Onsite Optimization

Your website needs to have the text and the code that makes the content visible to search engine robots.

Happy Thursday! Good news! A hummingbird discovered the hummingbird feeder, and the house finches built a really nice nest on our porch light, and the baby birds are getting their big-kid feathers. It’s just dang adorable.

But enough about the real world. Let’s talk about the virtual world, specifically onsite optimization. The last blog I wrote was about keyword research, so now you know how to find out what people are searching for when they search the kinds of things you offer. This week we’ll take that knowledge and look at where and how to put it on your website.

From your keyword research, you should know how people actually search, and then you need to create pages on your site that correspond to what you offer, that are optimized for these search terms.

The keyphrase should be in the following places:

  • In the main heading of the page <h1> and/or in the page title
  • In the actual body text
  • In the metadata
  • In the URL, if possible
  • In the image alt text

What the BLEEP does this mean, you ask? Well, let’s optimize a page together, so you can see what I’m talking about. First, though, some background information.

 

The Anatomy of a Web Page

A basic but well-built website should have headings and body content. Ideally the title of your page is coded as an h1. “H1” is the HTML for the main heading. There are also h2s, h3s, h4s, and so on, to indicate subheadings on a page.

Your site will also have body content, which is the paragraphs of text that explain who you are and what you do. The narrative, if you will.

On the back end, your website should allow you to write meta-descriptions and browser titles. In WordPress we usually install an SEO plugin, like Yoast’s, so that we can create custom meta-descriptions and browser titles (along with featured images optimized for Twitter and Facebook sharing) easily. Wix, Squarespace, and most other CMSes also have metadata options.

Screenshot of Yoast's metadata input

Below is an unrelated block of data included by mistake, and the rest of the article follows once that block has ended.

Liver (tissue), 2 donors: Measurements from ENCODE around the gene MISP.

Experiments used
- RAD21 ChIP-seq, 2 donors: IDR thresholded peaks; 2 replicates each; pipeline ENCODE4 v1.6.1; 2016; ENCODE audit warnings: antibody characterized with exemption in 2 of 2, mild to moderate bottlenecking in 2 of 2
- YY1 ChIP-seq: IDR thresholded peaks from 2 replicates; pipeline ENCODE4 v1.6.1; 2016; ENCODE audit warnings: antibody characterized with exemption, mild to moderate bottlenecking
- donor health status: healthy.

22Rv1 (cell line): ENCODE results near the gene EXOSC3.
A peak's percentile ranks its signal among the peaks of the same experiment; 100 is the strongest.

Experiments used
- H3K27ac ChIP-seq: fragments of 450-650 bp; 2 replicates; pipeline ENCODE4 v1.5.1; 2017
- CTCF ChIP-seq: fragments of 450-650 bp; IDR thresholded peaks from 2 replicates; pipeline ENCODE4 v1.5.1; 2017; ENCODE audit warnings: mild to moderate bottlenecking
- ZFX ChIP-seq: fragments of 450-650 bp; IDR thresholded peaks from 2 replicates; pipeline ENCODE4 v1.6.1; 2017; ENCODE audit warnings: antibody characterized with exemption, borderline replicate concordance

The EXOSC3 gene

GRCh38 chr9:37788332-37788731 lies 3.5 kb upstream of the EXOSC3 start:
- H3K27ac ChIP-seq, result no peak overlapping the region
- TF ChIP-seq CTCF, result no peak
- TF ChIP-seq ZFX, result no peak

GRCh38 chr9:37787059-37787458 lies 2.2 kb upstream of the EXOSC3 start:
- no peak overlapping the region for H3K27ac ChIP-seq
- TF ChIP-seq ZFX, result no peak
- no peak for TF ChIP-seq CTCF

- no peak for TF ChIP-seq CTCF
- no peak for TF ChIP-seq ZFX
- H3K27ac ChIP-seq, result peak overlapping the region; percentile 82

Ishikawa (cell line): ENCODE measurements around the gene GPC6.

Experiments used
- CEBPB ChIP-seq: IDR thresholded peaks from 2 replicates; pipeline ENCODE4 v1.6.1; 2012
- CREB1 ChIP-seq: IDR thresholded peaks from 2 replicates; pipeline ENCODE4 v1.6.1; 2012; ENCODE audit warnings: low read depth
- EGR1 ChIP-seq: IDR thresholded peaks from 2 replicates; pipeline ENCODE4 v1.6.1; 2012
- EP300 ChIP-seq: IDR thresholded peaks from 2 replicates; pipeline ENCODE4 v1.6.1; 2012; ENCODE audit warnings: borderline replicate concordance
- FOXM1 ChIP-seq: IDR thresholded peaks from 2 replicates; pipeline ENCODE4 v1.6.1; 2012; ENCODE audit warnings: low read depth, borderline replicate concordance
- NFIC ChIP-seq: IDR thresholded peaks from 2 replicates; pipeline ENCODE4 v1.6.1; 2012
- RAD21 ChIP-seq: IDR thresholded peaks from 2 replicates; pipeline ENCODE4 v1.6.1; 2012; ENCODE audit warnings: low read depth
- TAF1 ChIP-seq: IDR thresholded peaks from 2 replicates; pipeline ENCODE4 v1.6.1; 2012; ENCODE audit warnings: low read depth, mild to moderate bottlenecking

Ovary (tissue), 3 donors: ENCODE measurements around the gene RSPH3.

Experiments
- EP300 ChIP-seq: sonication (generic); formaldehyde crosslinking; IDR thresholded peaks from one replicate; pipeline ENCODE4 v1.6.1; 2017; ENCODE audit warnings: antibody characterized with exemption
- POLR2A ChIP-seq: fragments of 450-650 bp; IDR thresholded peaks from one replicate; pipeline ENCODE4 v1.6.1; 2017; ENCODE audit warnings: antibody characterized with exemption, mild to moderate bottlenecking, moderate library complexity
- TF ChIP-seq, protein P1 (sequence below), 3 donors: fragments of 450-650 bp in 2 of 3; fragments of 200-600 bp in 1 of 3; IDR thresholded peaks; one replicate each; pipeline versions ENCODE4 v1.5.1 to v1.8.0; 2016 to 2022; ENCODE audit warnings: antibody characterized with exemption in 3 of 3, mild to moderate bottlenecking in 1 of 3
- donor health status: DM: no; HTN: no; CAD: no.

And finally, the URL from your page should either be customizable, like it is on our WordPress websites, or it should pull from your page title. If it’s a random string of characters, then you should see if your web developer can change that structure because having your keywords in your URL is still valuable.

Quick side note: over the years, experts in SEO have argued that keyword placement in certain spots on your website is not that crucial (like in the URL). I have yet to see this play out. Yes, you can sometimes rank well without keywords in the URL and h1, but it never hurts to put them there, especially if your keywords actually represent your product or service and you’re not just trying to game the system by getting traffic for something not that relevant.

Also, if you’re starting from scratch with a brand new page that doesn’t rank well, or if you want to optimize an existing page that doesn’t rank well, making these changes can and should help.

Keyword Optimization in the Body Copy

Sometimes I’ll come across a website that does really well in search, but it’s so over optimized that I can’t see through the keyword stuffing to feel like the business provides any value. However, like I mentioned, that site does well in search.

You want to balance doing well in search with convincing people your website isn’t just a spambot. It’s not always easy to do, and you may have to experiment with keyword optimization until you reach that sweet spot.

Make sure to use your identified keywords in the text of your web page. Some people try to be vague and show what they do in images, or talk about it metaphorically or something like that.

You need to be clear about what you do, in the actual words that people use to search, because Google doesn’t understand metaphor.

Here’s an example. We have a wonderful client who’s a personal injury attorney in Denver (not one of the smarmy guys on the billboard). He’s great. He doesn’t like to use the word “accident” when referring to car crashes; he prefers to use the word collision. There are valid reasons that road safety advocates are steering away from the use of the word accident.

Unfortunately, when people are looking for a lawyer to help them after they’ve been in a traffic collision, they don’t search “car collision lawyer.” They search “car accident lawyer.” He knows this, and with his reluctant acceptance, we have a page on his site for “car accident lawyer.”

We’ve discussed in blog posts on his site why he prefers to use the word “collision,” but we have to keep the car accident page alive because that’s what most people know and search. Do you have any products or services like this? Your preference might not be your target audience’s preference, and that’s something you’ll need to take into account.

Let's Optimize a Web Page Together

Let’s optimize a page together. We’ll pretend we’re a birthday party company (are those a thing?) located in Flagstaff, Arizona, and one of our services is providing singing telegrams. We’ll work together on optimizing a page that we want people to find when they search for singing telegrams.